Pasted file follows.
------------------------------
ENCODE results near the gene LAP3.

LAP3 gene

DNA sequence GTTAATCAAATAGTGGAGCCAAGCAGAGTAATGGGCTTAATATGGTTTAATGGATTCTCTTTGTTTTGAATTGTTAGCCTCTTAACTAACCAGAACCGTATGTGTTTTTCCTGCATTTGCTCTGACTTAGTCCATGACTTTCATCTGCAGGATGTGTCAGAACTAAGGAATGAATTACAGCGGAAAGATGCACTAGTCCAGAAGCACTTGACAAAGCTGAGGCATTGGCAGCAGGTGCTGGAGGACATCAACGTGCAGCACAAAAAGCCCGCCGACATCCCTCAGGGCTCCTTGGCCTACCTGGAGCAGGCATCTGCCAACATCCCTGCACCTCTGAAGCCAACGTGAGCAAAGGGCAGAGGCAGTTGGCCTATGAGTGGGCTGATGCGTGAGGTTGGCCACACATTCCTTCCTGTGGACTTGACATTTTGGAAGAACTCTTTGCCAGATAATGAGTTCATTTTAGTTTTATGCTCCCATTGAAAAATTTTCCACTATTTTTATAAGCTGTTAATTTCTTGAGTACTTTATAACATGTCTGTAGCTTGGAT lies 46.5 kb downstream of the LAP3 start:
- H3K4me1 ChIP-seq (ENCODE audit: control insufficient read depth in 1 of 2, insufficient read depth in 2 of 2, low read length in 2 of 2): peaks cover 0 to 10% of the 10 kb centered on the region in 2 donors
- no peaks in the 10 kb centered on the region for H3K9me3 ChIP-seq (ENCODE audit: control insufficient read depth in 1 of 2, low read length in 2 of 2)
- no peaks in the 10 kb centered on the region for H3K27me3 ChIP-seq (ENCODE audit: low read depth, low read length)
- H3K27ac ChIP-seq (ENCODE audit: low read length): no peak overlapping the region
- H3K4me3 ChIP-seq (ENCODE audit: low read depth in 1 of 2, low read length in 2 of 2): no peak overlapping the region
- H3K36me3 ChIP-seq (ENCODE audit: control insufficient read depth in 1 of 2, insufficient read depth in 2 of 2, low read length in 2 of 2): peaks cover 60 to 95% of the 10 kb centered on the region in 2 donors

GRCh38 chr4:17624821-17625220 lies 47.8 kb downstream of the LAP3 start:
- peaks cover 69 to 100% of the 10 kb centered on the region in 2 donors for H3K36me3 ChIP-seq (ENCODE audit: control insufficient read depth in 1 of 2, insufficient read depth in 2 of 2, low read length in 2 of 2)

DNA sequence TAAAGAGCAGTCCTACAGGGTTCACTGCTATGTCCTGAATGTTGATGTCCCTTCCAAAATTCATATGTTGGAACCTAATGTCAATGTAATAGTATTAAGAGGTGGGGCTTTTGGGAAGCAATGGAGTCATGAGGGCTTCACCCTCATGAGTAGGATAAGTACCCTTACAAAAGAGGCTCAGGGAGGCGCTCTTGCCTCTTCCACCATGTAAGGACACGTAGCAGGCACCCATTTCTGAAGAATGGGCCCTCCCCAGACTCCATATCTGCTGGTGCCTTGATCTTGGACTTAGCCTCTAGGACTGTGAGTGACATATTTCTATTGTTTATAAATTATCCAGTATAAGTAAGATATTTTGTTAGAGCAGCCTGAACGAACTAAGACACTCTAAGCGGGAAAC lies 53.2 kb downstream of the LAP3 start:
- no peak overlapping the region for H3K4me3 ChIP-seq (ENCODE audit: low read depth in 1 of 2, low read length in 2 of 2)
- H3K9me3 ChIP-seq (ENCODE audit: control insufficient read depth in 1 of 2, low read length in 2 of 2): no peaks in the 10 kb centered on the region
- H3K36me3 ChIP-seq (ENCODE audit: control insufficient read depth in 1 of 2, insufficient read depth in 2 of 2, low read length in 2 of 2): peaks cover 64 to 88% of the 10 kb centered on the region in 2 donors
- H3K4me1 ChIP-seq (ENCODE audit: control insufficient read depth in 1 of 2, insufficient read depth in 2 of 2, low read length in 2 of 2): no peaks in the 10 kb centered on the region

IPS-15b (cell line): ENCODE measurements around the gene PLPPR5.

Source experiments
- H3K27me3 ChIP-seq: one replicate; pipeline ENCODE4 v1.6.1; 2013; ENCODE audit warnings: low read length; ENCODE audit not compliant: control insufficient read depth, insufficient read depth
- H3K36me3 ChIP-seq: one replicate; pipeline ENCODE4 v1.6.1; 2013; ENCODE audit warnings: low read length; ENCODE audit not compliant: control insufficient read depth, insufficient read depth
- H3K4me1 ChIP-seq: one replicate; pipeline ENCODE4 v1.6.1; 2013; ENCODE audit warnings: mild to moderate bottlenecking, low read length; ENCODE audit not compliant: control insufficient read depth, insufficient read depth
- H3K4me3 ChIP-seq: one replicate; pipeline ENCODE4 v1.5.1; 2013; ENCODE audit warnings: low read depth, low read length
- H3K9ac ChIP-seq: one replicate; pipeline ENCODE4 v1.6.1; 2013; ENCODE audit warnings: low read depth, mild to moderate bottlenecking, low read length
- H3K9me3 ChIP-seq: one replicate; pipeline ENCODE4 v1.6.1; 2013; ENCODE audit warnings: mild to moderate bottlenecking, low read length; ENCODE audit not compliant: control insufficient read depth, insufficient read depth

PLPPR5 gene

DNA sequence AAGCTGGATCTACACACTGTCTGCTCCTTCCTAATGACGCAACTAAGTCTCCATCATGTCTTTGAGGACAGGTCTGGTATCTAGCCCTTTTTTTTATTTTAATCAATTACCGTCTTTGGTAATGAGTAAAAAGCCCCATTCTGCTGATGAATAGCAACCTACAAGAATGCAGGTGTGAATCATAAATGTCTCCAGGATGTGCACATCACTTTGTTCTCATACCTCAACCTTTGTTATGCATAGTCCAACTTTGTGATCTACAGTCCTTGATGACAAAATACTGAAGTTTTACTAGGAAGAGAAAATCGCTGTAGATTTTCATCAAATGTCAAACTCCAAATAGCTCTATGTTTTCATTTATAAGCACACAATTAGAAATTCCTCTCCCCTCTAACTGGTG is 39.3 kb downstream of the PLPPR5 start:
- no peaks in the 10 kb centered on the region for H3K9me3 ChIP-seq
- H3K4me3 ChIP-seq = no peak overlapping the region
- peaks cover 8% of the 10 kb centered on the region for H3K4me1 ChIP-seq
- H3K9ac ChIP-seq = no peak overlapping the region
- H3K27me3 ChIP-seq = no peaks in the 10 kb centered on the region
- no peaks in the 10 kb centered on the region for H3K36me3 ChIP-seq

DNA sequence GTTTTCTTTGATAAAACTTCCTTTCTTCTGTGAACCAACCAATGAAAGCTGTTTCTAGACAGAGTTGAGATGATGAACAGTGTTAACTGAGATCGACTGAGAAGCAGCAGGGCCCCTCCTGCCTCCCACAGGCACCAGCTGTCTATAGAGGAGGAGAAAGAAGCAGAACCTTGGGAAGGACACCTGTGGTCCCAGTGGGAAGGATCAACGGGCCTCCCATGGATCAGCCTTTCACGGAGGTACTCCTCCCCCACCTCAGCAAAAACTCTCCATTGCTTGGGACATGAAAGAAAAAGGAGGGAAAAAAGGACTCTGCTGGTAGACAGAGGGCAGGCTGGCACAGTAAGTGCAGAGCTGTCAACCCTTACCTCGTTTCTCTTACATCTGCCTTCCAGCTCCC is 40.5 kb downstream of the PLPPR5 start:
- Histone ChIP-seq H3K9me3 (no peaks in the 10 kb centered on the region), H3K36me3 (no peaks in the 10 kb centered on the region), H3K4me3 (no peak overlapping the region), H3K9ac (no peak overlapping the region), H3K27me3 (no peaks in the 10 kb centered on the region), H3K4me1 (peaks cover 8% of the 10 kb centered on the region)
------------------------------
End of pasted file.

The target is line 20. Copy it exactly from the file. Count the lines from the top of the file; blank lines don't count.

- H3K36me3 ChIP-seq: one replicate; pipeline ENCODE4 v1.6.1; 2013; ENCODE audit warnings: low read length; ENCODE audit not compliant: control insufficient read depth, insufficient read depth